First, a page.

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Title:
HIGH PRESSURE INTENSIFIERS
Document Type and Number:
WIPO Patent Application WO/2010/106350
Kind Code:
A1
Abstract:
A high pressure intensifier system comprises a high pressure intensifier (3) for receiving hydraulic fluid from an input (1) and providing the fluid to an output (8) at a higher pressure than at the input; means (7) for monitoring the pressure of hydraulic fluid provided at the output; and control means (2, 9) for controlling the supply of hydraulic fluid from the input for maintaining the pressure of hydraulic fluid provided at the output at substantially a predetermined value.

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Inventors:
DAVEY, Peter John (Norton Farm, Lower Norton Lane Kewstoke,Weston Super Mare, Somerset BS22 9YR, GB)
HUTCHINGS, Vernon Lester (4 Nightingale Close, Thornbury, Bristol BS35 1TT, GB)
COVE, Harry Richard (5818 Seymour Road, Celista, British Columbia, CA)
Application Number:
GB2010/050214
Publication Date:
September 23, 2010
Filing Date:
February 10, 2010
Export Citation:
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Assignee:
VETCO GRAY CONTROLS LIMITED (2 High Street, NailseaNailsea, Bristol BS48 1BS, GB)
DAVEY, Peter John (Norton Farm, Lower Norton Lane Kewstoke,Weston Super Mare, Somerset BS22 9YR, GB)
HUTCHINGS, Vernon Lester (4 Nightingale Close, Thornbury, Bristol BS35 1TT, GB)
COVE, Harry Richard (5818 Seymour Road, Celista, British Columbia, CA)
International Classes:
F15B3/00
Foreign References:
GB2198081A1988-06-08
GB1114259A1968-05-22
GB2275969A1994-09-14
GB2275969A1994-09-14
GB2198081A1988-06-08
Attorney, Agent or Firm:
NEWSTEAD, Michael John et al. (Page Hargrave, WhitefriarsLewins Mead, Bristol BS1 2NT, GB)
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Claims:
Claims

1. A high pressure intensifier system comprising:

a high pressure intensifier for receiving hydraulic fluid from an input and providing the fluid to an output at a higher pressure than at the input;

means for monitoring the pressure of hydraulic fluid provided at the output; and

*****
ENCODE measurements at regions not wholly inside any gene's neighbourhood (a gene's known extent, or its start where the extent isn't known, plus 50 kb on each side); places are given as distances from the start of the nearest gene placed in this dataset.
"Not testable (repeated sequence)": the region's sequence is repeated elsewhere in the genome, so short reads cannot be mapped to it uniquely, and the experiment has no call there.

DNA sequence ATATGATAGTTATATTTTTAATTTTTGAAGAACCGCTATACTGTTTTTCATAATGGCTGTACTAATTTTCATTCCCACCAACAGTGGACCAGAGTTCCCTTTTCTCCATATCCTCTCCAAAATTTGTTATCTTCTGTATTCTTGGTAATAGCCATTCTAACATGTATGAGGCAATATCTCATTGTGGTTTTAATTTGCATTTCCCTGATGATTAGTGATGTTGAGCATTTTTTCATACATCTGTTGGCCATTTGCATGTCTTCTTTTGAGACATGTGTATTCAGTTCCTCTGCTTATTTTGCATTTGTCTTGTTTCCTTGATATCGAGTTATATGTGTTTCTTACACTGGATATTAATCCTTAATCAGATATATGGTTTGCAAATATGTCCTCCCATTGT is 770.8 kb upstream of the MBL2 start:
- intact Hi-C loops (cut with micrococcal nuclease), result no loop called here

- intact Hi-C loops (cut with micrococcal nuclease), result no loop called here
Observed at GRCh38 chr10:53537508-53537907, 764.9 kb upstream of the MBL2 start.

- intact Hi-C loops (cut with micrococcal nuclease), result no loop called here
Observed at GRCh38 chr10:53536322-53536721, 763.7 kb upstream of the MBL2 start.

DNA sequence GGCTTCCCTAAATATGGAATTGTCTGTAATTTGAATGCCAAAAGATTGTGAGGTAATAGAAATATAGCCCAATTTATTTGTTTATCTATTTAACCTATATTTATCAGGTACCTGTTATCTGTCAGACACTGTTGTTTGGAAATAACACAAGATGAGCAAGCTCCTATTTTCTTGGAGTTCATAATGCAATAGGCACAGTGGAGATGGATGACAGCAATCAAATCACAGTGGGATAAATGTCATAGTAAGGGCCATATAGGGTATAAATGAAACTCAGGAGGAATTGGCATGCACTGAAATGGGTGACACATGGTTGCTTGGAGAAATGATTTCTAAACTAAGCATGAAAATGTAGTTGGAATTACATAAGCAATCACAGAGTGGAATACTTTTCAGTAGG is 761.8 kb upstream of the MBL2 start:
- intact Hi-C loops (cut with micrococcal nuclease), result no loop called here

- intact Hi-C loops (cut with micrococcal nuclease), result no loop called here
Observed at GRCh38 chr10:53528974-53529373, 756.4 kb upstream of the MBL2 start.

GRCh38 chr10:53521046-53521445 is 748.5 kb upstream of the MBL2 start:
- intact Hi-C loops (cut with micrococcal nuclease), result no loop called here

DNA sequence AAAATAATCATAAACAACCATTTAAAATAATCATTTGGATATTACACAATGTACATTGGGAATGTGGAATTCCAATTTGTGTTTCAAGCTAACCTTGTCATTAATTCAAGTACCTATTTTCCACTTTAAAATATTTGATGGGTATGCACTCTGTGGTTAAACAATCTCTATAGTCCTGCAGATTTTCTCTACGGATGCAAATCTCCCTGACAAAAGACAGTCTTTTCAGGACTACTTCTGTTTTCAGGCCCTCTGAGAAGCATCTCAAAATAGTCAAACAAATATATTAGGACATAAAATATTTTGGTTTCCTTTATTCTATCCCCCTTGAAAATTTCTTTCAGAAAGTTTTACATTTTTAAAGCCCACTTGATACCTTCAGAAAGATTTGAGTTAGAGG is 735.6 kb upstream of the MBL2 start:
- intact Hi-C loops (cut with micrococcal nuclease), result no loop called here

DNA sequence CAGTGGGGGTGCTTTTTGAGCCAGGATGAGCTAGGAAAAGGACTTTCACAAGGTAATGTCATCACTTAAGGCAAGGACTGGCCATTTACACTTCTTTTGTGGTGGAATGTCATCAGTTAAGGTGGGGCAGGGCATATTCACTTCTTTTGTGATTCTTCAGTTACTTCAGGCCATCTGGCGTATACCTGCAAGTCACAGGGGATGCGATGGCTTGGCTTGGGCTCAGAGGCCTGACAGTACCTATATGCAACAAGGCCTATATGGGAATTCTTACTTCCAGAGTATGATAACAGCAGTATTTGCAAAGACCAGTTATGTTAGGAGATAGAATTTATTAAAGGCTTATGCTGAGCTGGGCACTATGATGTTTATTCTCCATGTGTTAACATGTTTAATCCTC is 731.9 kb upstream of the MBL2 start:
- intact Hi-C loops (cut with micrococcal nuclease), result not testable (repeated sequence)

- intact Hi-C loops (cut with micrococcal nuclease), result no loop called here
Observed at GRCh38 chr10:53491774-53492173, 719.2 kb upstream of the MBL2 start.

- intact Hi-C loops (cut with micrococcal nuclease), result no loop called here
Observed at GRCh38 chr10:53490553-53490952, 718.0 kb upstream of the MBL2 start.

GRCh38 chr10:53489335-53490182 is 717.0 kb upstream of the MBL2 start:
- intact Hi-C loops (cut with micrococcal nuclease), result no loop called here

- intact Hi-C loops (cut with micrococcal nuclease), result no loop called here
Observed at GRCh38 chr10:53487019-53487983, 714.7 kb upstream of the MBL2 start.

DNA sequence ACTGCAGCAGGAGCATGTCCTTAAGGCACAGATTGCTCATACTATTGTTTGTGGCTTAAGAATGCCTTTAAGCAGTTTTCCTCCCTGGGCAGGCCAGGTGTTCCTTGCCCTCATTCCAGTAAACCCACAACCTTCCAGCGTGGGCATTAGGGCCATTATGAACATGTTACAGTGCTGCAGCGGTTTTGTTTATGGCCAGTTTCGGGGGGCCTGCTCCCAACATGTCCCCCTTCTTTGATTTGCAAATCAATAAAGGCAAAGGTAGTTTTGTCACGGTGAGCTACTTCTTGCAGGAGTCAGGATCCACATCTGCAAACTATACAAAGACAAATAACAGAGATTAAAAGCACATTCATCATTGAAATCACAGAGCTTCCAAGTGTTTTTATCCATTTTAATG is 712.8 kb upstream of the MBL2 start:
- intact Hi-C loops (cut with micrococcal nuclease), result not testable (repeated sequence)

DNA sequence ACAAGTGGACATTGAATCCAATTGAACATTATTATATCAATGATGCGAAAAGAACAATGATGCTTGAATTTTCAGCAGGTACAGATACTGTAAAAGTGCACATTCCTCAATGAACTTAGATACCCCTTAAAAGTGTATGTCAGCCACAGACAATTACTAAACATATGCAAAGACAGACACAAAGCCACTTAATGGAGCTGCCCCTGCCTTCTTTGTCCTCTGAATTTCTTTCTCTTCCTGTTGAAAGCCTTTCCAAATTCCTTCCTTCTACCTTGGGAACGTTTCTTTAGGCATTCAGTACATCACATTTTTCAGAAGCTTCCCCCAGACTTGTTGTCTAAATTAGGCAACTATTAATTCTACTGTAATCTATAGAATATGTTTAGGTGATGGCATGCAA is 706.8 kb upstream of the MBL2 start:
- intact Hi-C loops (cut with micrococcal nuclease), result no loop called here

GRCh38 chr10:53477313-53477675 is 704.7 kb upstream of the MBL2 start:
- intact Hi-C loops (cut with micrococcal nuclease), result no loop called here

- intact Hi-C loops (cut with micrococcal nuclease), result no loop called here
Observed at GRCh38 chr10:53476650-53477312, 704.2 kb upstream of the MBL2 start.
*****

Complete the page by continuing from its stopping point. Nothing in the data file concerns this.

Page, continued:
control means for controlling the supply of hydraulic fluid to the input for maintaining the pressure of hydraulic fluid provided at the output at substantially a predetermined value.

2. A system according to claim 1 , wherein said control means includes a valve via which the hydraulic fluid is supplied from said input and means for opening and closing the valve in dependence on the pressure of hydraulic fluid at said output as monitored by said monitoring means.

3. A system according to claim 1 , wherein means control means includes electronic means coupled with said monitoring means for comparing the pressure of hydraulic fluid provided at said output with a predetermined value.

4. A system according to claim 1 , wherein said control means comprises:

a valve via which the hydraulic fluid is supplied from said input; and

electronic means coupled with said monitoring means for comparing the pressure of hydraulic fluid provided at said output with a predetermined value, said electronic means controlling the opening and closing of said valve in dependence on the result of comparison for maintaining the pressure of hydraulic fluid provided at said output substantially at said predetermined value.

5. A system according to claim 3 or 4, wherein said electronic means is provided in a subsea electronic module for a subsea well control system.

6. A system according to any of claims 3 to 5, including means coupled with said electronic means for monitoring the pressure of hydraulic fluid at said input.

7. A system according to claim 4 or either of claims 5 and 6 as dependent on claim 4, including means coupled with said electronic means for monitoring the pressure of hydraulic fluid supplied by said valve.